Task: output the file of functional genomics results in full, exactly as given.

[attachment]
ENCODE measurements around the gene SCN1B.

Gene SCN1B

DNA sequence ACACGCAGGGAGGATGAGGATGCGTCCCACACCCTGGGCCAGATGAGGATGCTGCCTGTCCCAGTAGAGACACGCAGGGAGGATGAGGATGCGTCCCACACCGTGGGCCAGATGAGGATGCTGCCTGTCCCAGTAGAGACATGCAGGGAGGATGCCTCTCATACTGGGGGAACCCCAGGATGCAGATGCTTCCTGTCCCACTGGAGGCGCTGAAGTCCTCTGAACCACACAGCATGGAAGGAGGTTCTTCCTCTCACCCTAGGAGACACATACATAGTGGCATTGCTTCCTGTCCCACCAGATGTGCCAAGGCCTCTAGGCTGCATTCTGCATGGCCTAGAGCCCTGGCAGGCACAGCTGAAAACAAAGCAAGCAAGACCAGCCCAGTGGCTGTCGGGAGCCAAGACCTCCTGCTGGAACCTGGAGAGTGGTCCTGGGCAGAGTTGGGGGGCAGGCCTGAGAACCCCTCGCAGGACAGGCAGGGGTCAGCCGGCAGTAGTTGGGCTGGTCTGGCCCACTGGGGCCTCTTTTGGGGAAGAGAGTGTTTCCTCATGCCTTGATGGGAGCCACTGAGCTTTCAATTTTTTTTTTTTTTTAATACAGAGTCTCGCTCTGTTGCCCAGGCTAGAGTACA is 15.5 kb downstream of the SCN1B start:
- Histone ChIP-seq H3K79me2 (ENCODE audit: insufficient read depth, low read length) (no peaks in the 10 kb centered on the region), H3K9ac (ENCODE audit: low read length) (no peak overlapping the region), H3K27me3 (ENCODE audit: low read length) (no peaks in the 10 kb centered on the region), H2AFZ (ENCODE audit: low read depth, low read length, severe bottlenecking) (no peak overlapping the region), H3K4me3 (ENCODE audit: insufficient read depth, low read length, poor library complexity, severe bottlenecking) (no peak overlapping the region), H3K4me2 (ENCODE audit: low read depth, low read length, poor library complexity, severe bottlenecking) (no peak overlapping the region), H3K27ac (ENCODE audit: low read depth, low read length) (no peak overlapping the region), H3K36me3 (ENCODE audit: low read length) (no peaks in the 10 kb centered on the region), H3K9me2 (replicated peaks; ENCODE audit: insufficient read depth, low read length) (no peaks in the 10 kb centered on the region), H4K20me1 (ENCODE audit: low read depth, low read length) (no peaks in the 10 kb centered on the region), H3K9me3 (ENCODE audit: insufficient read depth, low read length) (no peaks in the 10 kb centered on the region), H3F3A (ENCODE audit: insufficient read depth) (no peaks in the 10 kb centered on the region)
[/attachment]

ENCODE measurements around the gene SCN1B.

Gene SCN1B

DNA sequence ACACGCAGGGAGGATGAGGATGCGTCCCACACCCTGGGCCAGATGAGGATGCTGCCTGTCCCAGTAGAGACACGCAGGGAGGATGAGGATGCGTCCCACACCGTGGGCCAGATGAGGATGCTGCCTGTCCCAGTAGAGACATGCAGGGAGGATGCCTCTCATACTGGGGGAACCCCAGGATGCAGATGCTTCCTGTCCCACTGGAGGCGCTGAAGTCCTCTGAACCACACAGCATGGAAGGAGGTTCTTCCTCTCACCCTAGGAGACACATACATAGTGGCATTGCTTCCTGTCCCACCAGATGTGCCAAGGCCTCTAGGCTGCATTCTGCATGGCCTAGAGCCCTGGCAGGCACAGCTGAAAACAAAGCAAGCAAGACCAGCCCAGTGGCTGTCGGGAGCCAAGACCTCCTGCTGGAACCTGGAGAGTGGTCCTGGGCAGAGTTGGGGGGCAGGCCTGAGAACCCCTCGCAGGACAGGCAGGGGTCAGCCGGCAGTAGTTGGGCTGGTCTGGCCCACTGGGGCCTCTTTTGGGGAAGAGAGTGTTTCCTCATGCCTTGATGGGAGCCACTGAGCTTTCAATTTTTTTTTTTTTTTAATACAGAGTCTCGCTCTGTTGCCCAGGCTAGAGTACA is 15.5 kb downstream of the SCN1B start:
- Histone ChIP-seq H3K79me2 (ENCODE audit: insufficient read depth, low read length) (no peaks in the 10 kb centered on the region), H3K9ac (ENCODE audit: low read length) (no peak overlapping the region), H3K27me3 (ENCODE audit: low read length) (no peaks in the 10 kb centered on the region), H2AFZ (ENCODE audit: low read depth, low read length, severe bottlenecking) (no peak overlapping the region), H3K4me3 (ENCODE audit: insufficient read depth, low read length, poor library complexity, severe bottlenecking) (no peak overlapping the region), H3K4me2 (ENCODE audit: low read depth, low read length, poor library complexity, severe bottlenecking) (no peak overlapping the region), H3K27ac (ENCODE audit: low read depth, low read length) (no peak overlapping the region), H3K36me3 (ENCODE audit: low read length) (no peaks in the 10 kb centered on the region), H3K9me2 (replicated peaks; ENCODE audit: insufficient read depth, low read length) (no peaks in the 10 kb centered on the region), H4K20me1 (ENCODE audit: low read depth, low read length) (no peaks in the 10 kb centered on the region), H3K9me3 (ENCODE audit: insufficient read depth, low read length) (no peaks in the 10 kb centered on the region), H3F3A (ENCODE audit: insufficient read depth) (no peaks in the 10 kb centered on the region)